how I longed to find an authority above the nations, a law above all states, capable of giving legal aid to an individual abused and rendered without rights by his state.
Philosophic meditation is an accomplishment by which I attain Being and my own self, not impartial thinking which studies a subject with indifference.
Only then, approaching my fortieth birthday, I made philosophy my life's work.
If philosophy is practice, a demand to know the manner in which its history is to be studied is entailed: a theoretical attitude toward it becomes real only in the living appropriation of its contents from the texts.
The study of law left me unsatisfied, because I did not know the aspects of life which it serves. I perceived only the intricate mental juggling with fictions that did not interest me.
Even scientific knowledge, if there is anything to it, is not a random observation of random objects; for the critical objectivity of significant knowledge is attained as a practice only philosophically in inner action.
The great philosophers and the great works are standards for the selection of what is essential. Everything that we do in studying the history of philosophy ultimately serves their better understanding.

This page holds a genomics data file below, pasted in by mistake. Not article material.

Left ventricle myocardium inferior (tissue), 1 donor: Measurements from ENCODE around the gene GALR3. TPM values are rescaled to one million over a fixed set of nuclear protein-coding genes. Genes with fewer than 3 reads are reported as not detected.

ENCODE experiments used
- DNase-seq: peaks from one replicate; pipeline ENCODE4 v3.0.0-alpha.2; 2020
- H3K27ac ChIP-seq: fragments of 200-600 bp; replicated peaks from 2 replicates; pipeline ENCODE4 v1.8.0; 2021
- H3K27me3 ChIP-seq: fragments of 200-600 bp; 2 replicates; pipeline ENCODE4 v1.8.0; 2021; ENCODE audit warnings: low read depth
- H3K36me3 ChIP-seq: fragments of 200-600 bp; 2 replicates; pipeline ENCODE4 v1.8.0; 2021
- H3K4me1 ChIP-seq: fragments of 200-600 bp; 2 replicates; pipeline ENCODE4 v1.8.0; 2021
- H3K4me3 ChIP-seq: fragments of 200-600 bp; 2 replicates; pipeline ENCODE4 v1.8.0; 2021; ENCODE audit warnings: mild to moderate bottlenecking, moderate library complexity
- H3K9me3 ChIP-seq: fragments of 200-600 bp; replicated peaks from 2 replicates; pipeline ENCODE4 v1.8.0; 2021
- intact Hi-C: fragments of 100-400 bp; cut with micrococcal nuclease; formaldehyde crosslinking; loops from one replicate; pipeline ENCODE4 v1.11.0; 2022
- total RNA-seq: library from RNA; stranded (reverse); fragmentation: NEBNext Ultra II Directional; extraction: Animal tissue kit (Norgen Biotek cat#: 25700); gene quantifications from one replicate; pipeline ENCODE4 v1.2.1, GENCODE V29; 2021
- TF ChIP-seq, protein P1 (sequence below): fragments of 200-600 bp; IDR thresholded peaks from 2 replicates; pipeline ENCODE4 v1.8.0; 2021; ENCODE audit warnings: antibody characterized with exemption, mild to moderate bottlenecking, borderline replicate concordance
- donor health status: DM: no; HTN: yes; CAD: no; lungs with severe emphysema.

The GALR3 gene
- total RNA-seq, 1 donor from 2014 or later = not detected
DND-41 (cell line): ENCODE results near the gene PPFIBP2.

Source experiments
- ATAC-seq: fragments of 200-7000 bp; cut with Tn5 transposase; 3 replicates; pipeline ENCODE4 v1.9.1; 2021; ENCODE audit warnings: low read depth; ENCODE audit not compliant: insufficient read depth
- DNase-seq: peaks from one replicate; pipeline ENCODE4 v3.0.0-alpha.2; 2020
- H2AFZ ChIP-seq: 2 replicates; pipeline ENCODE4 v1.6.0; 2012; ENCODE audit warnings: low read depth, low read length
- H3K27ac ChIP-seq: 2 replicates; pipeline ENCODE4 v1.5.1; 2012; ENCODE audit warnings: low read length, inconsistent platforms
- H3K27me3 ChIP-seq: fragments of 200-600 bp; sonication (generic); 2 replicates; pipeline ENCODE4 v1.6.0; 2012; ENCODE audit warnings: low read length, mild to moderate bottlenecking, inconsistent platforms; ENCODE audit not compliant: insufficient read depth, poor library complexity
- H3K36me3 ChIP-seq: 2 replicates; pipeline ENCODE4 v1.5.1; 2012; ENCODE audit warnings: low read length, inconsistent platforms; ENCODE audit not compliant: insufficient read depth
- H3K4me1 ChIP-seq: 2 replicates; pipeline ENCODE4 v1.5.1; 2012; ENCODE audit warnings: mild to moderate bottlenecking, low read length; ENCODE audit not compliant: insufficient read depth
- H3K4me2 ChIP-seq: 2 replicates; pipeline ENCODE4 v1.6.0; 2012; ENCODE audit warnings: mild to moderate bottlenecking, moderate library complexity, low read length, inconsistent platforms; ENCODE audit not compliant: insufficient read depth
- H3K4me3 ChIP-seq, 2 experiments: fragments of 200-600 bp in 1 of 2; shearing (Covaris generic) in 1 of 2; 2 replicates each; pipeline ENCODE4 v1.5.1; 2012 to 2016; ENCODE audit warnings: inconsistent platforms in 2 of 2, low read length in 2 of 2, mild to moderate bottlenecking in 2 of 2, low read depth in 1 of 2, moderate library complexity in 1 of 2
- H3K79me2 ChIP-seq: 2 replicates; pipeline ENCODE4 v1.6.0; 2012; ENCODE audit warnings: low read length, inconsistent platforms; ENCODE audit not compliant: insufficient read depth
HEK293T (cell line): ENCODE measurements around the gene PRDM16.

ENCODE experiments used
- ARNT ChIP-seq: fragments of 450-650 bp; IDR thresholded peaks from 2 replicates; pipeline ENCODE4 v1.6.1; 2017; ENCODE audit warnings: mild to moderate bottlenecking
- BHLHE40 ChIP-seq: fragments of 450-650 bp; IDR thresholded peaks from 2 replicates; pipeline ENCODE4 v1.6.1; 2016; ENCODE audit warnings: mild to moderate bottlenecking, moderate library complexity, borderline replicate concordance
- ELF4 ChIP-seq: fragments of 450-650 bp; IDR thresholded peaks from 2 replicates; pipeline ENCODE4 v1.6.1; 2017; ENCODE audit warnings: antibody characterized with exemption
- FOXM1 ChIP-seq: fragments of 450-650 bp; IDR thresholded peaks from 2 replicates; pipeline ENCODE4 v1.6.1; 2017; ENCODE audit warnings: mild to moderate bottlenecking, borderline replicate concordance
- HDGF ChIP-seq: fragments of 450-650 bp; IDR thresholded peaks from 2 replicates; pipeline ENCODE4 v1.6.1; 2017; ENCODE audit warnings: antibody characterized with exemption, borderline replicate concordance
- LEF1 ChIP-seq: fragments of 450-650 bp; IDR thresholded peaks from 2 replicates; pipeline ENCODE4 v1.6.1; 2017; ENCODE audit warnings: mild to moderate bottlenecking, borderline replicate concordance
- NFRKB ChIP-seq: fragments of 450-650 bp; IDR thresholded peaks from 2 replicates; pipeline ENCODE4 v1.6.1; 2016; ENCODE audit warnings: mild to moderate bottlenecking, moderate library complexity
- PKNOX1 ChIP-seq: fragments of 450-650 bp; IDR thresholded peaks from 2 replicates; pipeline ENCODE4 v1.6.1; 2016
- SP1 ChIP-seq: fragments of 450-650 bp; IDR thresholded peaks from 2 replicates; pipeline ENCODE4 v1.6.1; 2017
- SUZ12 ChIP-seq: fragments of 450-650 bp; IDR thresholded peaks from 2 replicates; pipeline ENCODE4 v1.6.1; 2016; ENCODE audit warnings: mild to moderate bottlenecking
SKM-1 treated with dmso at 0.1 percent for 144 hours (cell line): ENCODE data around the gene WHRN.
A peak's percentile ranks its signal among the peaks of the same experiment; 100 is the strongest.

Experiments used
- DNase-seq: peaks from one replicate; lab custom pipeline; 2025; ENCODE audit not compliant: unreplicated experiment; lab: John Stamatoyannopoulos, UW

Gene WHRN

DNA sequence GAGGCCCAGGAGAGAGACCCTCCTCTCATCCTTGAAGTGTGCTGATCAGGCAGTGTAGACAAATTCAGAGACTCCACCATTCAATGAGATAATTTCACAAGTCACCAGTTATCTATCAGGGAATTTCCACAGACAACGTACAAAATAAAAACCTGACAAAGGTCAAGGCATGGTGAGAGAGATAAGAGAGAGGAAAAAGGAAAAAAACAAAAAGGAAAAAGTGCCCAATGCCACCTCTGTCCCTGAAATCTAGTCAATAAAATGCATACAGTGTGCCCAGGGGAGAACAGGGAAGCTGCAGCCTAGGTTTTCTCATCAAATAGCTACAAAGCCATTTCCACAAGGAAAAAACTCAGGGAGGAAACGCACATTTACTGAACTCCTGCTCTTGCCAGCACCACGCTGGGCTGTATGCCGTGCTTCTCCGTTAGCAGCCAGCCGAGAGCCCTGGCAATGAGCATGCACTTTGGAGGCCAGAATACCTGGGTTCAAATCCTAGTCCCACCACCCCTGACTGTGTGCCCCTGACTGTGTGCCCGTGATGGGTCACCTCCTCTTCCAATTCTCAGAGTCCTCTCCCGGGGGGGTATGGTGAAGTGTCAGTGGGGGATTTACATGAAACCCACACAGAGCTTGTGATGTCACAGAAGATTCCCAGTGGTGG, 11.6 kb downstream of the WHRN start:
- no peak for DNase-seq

The community of masses of human beings has produced an order of life in regulated channels which connects individuals in a technically functioning organisation, but not inwardly from the historicity of their souls.
I began the study of medicine, impelled by a desire for knowledge of facts and of man. The resolution to do disciplined work tied me to both laboratory and clinic for a long time to come.
At the present moment, the security of coherent philosophy, which existed from Parmenides to Hegel, is lost.
I discovered that the study of past philosophers is of little use unless our own reality enters into it. Our reality alone allows the thinker's questions to become comprehensible.
Philosophy can only be approached with the most concrete comprehension.
My own being can be judged by the depths I reach in making these historical origins my own.
The more determinedly I exist, as myself, within the conditions of the time, the more clearly I shall hear the language of the past, the nearer I shall feel the glow of its life.
Philosophy as practice does not mean its restriction to utility or applicability, that is, to what serves morality or produces serenity of soul.
The history of philosophy is not, like the history of the sciences, to be studied with the intellect alone. That which is receptive in us and that which impinges upon us from history is the reality of man's being, unfolding itself in thought.